A $35 silicone rubber component is set to save more than $40 million for the U.S. military.
The "snubber" developed by the Propulsion Directorate is a vibration damper that will prevent cracks in the J-seal on the F119 engine's inlet case, a spoked, ring-like device that helps control the air going into the engine.
The little orange snubber looks like an exotic pencil eraser and fits in the gap opposite where the J-seal is welded to the inlet case. Seven $35 snubbers are fit on each engine, meaning outfitting each F-22 costs $245.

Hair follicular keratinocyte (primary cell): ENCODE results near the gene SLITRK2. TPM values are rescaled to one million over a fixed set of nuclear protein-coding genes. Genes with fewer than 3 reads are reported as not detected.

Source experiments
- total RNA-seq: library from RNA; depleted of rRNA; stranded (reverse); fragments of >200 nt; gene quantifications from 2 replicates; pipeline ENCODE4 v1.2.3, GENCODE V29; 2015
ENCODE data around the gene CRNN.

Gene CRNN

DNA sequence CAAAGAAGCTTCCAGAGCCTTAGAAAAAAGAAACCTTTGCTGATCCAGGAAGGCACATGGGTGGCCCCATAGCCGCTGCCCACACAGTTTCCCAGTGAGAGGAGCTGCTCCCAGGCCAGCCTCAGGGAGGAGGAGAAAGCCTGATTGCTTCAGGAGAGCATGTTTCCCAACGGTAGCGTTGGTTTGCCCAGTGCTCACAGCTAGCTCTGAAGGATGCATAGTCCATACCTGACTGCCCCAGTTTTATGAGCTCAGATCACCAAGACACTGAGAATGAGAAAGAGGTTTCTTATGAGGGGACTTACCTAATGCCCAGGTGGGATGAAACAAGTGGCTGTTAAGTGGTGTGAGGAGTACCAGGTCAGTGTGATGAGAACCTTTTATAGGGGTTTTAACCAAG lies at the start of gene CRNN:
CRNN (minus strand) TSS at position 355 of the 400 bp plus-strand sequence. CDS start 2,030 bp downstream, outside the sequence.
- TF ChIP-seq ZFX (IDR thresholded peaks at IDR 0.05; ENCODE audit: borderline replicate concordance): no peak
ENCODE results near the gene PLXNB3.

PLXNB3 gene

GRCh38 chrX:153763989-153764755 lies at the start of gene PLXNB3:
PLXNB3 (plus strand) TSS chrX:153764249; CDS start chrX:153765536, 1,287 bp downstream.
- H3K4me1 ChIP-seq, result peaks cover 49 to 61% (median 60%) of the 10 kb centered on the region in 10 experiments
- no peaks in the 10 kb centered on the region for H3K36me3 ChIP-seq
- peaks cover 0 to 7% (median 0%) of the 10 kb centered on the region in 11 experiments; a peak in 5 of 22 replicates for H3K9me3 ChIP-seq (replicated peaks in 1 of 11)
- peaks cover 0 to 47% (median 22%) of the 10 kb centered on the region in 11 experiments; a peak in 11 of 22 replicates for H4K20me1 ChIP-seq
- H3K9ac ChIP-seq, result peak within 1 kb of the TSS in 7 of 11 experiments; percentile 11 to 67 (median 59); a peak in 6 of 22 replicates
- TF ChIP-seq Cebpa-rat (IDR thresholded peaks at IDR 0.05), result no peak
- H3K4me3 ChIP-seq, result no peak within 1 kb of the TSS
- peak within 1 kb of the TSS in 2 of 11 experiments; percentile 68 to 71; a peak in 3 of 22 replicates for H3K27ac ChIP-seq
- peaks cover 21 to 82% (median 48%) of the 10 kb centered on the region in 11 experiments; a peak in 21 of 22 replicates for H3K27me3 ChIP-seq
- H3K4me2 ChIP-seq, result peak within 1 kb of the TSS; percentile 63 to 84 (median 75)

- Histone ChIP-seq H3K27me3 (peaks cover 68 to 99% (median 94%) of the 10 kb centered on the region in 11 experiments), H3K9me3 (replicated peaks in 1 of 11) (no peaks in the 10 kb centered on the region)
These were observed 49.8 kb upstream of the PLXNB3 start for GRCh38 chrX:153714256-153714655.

The snubbers began being used in April 2011, and about 3,000 flight hours have been logged. They were designed to last half the life of the engine, but because they're so cheap, new ones will be installed whenever the engine is pulled.
"On the F119, we hope this will eliminate a huge maintenance driver at a very, very low cost," said Stephen Brinkman, F119 Fan and Compressor WBS Manager for the F-22 Division. "You would not believe how expensive these parts are. And that's the beauty of it - it's such a simple, cheap fix."
Previously, if cracks were discovered, the engine would need to be pulled and the end of the crack drilled to stop it from growing. If any problems arose during drilling, the $362,000 inlet case had to be discarded.